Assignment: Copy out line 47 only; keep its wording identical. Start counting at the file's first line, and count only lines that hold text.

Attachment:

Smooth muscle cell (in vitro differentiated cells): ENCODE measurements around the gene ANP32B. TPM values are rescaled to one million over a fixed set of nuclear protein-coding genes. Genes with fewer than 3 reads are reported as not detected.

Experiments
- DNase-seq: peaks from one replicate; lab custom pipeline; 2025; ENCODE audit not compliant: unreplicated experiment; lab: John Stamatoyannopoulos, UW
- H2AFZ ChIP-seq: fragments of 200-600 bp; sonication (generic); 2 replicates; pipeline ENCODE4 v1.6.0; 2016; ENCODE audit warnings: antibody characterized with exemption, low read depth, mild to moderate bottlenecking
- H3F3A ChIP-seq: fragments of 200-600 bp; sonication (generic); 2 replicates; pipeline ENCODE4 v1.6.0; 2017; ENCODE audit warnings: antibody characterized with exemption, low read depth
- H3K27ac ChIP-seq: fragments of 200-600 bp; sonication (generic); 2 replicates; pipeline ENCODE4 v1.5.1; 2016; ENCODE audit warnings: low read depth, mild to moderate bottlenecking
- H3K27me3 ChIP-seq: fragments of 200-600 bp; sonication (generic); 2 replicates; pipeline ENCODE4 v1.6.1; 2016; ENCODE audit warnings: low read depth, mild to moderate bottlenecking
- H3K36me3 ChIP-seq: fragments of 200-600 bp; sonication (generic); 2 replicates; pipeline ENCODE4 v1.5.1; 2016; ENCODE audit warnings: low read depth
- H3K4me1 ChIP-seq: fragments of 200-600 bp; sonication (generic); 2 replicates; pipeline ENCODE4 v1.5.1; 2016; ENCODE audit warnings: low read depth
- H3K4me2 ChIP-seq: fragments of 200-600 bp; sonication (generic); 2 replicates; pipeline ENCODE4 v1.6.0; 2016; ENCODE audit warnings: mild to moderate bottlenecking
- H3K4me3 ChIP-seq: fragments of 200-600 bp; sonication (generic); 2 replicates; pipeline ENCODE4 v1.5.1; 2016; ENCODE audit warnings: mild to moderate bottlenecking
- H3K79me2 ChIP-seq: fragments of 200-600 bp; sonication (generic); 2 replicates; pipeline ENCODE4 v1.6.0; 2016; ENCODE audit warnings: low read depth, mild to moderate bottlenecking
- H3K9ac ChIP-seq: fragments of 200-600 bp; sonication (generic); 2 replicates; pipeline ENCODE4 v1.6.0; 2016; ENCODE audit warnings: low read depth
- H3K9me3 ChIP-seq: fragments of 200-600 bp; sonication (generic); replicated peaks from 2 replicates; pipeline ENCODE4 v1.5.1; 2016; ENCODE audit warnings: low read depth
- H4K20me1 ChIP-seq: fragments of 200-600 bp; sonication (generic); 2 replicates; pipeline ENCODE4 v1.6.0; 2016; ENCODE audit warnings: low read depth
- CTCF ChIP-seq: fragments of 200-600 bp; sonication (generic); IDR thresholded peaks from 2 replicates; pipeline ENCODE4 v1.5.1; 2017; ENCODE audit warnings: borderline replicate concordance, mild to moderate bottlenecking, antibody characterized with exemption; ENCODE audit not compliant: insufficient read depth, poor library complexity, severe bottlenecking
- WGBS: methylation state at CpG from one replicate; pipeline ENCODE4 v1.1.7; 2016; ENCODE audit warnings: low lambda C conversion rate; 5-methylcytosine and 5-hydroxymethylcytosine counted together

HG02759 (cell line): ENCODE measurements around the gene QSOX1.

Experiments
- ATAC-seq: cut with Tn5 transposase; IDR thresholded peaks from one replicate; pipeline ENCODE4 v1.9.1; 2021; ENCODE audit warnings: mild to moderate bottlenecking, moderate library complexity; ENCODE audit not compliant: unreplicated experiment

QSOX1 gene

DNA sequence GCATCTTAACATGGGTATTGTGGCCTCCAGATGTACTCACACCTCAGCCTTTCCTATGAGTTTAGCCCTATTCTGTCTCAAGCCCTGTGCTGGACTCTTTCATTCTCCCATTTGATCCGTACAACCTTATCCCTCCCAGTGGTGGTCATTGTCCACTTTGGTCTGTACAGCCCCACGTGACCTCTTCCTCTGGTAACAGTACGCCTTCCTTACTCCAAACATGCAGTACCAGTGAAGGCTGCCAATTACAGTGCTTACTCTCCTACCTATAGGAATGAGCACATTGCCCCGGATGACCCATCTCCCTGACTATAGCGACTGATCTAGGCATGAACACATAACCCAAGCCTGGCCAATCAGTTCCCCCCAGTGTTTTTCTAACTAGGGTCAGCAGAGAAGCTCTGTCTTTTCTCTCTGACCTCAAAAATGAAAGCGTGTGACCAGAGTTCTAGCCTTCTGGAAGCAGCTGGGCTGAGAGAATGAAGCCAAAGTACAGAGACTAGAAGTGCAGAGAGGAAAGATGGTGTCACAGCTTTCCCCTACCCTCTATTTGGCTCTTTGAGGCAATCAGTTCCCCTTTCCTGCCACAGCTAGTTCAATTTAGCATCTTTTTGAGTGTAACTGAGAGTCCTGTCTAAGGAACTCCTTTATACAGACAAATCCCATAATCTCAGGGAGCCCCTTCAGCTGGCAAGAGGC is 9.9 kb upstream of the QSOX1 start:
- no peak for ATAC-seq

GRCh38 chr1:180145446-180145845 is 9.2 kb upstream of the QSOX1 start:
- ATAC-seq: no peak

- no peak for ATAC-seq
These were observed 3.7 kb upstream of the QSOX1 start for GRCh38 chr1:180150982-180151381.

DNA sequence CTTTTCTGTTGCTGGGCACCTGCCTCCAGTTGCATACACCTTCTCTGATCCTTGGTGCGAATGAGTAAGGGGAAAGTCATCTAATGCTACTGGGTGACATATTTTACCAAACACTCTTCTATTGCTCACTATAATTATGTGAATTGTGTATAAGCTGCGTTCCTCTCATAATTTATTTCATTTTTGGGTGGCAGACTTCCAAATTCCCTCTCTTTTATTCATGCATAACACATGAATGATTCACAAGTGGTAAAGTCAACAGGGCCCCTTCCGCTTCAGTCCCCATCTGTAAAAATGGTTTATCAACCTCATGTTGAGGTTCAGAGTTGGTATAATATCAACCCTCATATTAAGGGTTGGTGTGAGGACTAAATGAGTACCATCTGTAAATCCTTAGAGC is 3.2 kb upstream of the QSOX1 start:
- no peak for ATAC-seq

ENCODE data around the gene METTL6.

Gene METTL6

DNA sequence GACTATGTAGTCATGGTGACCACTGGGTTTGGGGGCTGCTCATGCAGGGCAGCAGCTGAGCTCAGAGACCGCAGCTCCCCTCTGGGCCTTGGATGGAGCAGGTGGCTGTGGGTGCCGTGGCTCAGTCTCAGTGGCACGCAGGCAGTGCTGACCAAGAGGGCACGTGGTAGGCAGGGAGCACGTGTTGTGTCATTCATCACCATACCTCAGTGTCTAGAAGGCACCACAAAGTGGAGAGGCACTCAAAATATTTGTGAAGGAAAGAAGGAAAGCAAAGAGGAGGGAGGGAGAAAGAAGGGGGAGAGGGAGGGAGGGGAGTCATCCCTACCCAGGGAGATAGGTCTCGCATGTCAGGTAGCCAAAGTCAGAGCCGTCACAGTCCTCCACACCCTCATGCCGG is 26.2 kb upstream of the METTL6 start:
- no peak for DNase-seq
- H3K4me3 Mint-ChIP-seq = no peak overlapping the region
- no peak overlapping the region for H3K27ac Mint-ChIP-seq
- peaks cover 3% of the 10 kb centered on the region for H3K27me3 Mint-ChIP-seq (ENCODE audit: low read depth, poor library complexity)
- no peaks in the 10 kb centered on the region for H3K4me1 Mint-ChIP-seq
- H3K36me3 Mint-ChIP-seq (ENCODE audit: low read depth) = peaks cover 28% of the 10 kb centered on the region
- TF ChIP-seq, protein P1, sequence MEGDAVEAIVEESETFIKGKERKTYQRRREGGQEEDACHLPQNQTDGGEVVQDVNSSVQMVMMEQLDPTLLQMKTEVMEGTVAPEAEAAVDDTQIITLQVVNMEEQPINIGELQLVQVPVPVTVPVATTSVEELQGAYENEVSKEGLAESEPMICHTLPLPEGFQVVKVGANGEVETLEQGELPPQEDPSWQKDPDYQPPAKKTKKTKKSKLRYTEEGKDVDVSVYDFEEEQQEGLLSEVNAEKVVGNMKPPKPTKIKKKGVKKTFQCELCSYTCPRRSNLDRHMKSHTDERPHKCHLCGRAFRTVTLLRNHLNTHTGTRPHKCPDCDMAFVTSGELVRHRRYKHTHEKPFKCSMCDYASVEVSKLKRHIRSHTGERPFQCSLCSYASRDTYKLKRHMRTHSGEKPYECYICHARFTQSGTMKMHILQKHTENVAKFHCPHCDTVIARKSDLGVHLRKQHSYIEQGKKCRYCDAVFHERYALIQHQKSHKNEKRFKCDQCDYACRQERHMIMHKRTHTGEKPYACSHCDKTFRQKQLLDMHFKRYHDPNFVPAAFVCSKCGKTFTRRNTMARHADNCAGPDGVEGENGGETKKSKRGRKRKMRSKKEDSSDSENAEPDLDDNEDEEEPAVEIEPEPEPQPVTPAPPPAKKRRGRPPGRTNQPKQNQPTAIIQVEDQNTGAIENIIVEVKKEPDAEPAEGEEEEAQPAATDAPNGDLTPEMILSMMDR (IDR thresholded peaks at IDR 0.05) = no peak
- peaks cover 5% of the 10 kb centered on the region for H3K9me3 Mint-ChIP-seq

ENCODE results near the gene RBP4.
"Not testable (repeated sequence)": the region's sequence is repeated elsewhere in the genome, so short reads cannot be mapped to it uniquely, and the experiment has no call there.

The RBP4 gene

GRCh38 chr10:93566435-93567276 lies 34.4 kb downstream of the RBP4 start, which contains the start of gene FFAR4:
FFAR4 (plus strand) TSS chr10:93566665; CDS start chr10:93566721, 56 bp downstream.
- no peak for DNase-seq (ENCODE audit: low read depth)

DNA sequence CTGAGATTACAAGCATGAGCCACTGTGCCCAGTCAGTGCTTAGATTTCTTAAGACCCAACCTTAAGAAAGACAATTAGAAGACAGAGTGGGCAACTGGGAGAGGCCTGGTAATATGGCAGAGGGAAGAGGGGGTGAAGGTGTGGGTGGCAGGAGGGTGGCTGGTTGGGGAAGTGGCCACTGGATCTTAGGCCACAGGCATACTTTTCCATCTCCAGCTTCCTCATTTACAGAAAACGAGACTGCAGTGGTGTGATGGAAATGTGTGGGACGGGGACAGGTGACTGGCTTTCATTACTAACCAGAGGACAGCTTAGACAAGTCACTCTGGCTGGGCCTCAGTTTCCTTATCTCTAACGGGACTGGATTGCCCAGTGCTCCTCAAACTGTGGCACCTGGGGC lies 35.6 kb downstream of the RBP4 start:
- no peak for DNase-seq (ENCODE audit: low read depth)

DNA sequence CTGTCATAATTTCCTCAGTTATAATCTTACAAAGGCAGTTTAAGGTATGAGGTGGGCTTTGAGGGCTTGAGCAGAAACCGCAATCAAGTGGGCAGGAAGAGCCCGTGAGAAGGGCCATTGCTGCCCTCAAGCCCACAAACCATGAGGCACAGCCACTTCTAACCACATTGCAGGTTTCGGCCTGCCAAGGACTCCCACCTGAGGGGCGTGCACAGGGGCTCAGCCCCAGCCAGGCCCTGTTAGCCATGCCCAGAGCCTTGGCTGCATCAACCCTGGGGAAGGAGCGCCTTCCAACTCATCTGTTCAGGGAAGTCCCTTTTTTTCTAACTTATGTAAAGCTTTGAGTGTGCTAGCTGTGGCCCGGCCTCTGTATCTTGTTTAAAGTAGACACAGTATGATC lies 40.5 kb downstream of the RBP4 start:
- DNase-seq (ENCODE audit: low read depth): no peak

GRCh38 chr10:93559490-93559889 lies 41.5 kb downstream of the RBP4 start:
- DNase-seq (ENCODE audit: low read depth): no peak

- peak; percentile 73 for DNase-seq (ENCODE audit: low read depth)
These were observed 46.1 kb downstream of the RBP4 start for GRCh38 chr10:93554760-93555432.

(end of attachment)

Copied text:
DNA sequence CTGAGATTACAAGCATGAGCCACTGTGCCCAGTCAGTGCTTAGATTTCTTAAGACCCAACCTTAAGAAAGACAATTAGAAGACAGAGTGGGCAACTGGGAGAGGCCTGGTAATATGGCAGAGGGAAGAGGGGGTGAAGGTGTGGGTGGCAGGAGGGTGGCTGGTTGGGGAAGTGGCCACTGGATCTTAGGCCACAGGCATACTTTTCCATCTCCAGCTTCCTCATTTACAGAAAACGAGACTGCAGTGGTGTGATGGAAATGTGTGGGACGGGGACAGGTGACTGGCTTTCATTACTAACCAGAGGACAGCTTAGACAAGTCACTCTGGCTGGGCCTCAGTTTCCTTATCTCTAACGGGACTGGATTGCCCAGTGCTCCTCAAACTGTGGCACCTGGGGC lies 35.6 kb downstream of the RBP4 start: